The Brno council has made a declaration of regret for events in the city at the end of May 1945 when German citizens were expelled as part of post-WWII reprisals. Around 20,000 Germans were forced to march from Brno to Austria at that time, with around a tenth dying of exhaustion along the way. After the passing of the Declaration of Reconciliation and Common Future on Tuesday evening, the mayor of the Czech Republic's second city, Petr Vokřál, said he and his fellow councillors hoped all past wrongs could be forgiven.
The Sudeten German Landsmannschaft, an organization representing the interests of Sudeten Germans expelled from Czechoslovakia after World War II, on the grounds of the so-called Benes decrees, will no longer strive for the return of property to the expellees and their descendants, according to a statement the organization released to the press on Sunday. At a weekend conference the SL amended its statutes, dropping the passage stating it would fight for the return of confiscated Sudeten German property and replacing it with a commitment to strive for a European arrangement where basic human rights, including the right to a homeland and self-determination would be fully respected. The organization says it will strive for the Charter of Fundamental Rights to be valid across the EU. Former Czech president Vaclav Klaus demanded an exemption from the charter for his country on the grounds that it could open the door to a wave of Sudeten German property claims, but the present centre-left government said last year it no longer wanted the opt-out. The possibility of Sudeten German restitutions have been a major issue of contention between the two countries.
In this week's Panorama, I am joined by Vilém Prečan, the chairman and founder of the Czechoslovak Documentation Centre. Along with photographer Karel Cudlín, he is the co-author of a new Czech-German book called Německý podzim v Praze 1989, or The German Autumn in Prague, 1989. This book chronicles a very particular set of events, namely the 1989 exodus of East Germans via the West German embassy in Prague, which ultimately led to the fall of communism in Eastern Europe and the collapse of the Berlin Wall.
President Miloš Zeman is attending freedom celebrations in Leipzig marking the 25th anniversary of the fall of communism.The celebrations opened on October 9th on the day when, 25 years ago, 70,000 people gathered on Leipzig square for a peaceful demonstration against the communist regime in then East Germany. The event sparked similar protests in towns around the country that ended in the fall of the Berlin Wall on November 9th. The freedom celebrations attended by an estimated 150,000 people, including heads of state from the former Eastern block and VIP guests from around the world, will include a prayer for peace and a festival of lights highlighting a ring-road around the historical town center.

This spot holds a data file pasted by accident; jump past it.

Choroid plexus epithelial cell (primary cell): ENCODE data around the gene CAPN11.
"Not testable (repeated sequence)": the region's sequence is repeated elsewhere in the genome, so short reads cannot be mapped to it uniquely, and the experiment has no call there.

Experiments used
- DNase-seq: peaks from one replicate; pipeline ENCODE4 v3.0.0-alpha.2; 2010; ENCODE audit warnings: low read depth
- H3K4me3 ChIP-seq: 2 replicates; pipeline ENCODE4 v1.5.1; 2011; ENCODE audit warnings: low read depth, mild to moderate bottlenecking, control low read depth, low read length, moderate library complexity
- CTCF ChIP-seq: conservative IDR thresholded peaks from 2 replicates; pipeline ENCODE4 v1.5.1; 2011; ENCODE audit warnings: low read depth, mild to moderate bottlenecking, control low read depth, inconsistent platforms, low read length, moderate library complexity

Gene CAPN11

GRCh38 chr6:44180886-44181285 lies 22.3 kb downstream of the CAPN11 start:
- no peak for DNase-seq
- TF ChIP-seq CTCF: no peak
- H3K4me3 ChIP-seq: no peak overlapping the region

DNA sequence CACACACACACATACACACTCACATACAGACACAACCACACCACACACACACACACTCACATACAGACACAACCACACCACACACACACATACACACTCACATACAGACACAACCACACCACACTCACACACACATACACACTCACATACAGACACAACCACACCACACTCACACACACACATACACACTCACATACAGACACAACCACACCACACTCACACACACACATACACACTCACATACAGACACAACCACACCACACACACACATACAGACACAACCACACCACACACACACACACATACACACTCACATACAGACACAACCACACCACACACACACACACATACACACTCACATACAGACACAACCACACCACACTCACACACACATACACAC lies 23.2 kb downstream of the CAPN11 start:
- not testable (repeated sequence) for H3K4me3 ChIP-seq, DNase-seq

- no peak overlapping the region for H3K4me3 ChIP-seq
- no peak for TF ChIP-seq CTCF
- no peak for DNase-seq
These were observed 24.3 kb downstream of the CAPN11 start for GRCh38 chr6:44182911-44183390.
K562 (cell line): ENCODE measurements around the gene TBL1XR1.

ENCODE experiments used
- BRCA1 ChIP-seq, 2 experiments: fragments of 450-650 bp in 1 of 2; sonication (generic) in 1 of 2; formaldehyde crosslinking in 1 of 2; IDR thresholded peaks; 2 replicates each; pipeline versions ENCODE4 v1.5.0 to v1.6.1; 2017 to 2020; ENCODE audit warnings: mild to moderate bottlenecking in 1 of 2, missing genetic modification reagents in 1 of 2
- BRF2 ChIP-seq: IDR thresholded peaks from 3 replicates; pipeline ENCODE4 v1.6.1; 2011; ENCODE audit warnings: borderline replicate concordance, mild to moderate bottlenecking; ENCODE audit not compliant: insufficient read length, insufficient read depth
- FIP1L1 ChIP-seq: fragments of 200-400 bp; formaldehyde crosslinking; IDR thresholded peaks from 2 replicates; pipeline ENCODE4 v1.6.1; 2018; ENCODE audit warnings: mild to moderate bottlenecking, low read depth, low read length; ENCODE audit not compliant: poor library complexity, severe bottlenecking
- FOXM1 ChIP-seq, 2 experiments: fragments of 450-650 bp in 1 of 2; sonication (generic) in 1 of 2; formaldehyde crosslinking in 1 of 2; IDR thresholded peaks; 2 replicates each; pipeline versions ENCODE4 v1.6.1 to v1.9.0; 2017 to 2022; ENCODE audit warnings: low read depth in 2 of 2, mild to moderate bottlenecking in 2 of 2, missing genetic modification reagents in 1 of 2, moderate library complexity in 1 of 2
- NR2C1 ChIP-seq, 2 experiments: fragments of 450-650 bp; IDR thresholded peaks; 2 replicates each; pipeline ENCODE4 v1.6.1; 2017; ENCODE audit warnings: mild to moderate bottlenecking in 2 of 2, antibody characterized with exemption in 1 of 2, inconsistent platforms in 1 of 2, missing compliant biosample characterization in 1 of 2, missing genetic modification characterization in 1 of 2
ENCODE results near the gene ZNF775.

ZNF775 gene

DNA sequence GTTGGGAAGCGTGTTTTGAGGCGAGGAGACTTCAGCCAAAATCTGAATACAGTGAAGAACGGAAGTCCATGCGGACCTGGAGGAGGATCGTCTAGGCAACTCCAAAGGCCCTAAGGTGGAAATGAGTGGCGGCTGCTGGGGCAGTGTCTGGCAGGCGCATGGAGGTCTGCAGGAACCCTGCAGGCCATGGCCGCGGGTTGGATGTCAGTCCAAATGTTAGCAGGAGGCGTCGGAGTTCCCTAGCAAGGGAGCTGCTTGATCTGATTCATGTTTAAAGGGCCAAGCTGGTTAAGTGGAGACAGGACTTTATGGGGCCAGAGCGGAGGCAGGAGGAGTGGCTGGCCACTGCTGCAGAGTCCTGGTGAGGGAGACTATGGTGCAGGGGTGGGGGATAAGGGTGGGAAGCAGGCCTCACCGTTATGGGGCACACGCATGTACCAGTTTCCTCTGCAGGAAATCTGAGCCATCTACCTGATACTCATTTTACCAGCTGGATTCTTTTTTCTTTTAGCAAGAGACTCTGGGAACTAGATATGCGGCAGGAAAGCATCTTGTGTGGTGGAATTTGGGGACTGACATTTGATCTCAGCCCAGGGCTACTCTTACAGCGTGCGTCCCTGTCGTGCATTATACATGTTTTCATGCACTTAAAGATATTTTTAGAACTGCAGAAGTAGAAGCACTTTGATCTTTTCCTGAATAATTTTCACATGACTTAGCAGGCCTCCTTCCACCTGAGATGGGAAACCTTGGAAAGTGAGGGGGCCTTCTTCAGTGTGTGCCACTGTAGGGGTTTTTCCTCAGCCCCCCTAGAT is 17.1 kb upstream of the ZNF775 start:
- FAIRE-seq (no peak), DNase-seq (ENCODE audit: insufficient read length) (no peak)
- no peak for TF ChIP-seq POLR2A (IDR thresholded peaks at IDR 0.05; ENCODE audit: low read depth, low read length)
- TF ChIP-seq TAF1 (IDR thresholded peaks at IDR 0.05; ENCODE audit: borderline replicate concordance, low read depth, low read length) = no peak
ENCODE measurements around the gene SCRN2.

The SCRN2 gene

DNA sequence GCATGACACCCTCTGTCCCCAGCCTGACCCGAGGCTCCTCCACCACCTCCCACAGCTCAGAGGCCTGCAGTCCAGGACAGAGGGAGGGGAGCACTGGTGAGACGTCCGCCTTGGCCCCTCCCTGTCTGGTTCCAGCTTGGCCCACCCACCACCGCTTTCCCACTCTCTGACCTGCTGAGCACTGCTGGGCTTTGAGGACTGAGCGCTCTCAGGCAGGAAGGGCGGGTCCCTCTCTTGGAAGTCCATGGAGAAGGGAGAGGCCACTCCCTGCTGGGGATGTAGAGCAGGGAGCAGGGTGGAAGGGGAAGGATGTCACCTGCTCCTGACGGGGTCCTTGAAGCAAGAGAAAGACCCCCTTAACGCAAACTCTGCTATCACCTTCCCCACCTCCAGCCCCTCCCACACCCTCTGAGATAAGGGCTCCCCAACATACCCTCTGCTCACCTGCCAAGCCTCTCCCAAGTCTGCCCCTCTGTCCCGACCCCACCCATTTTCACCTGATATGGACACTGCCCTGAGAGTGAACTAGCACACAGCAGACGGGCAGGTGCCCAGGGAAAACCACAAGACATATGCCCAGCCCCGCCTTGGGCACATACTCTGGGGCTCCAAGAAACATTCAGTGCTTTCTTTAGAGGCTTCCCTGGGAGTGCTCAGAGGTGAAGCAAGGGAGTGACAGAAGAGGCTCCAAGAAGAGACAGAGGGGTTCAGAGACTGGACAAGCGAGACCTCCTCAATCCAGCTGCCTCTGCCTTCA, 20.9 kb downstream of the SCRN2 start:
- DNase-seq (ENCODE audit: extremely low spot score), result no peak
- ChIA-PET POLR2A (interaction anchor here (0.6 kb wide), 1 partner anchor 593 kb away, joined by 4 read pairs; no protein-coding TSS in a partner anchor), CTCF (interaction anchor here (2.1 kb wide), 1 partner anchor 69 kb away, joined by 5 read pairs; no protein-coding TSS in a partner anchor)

Twenty-five years ago, the West German Embassy in a normally quiet part of Prague’s Malá Strana became a refuge for hundreds of East Germans, desperately trying to escape from communism. On September 30 1989, they got the news they were hoping for, when West Germany’s foreign minister stood before them and announced they were free to emigrate to the West.
Events are being held at the German Embassy in Prague to mark the 25th anniversary of the transit of thousands of East German refugees through what was then the diplomatic mission of West Germany. Among those taking part is then West German foreign minister Hans-Dietrich Genscher, who on September 30 1989 told thousands of refugees camped in the embassy’s grounds that they could travel to his country. The current German foreign minister Frank-Walter Steinmeier is also taking part in the anniversary celebrations, as are around 150 of those who fled to the West at the time.
A procession of Trabant cars is set to pass through Prague on Monday afternoon, marking the 25th anniversary of the passage of thousands of East German refugees through the then West German Embassy in the city. From September 30, 1989 many East Germans abandoned their Trabants near the embassy in the Malá Strana district as they sought asylum. Around 4,000 reached the West in this way. Hans-Dietrich Genscher, who was West German foreign minister at the time, and around 150 of the then refugees will visit Prague on Tuesday.
Lukáš Houdek is a man of varied interests. As well as being a photographer who has explored the post-war massacres of Czechoslovakia’s ethnic Germans, he is co-curator of an exhibition entitled Transgender Me that gets underway in Prague on Monday. In addition, Houdek, a Romani Studies graduate, writes for a leading Roma affairs website; indeed, for much of our interview I was under the mistaken impression that he himself was a member of the ethnic minority.
The German embassy in Prague is marking the 25th anniversary of the East German exodus. In the summer of 1989, several thousand citizens of communist East Germany sought refuge at the West German embassy in Prague in a prelude to the fall of the Berlin Wall. To commemorate these historic events, the embassy on Thursday opened its doors to the public.
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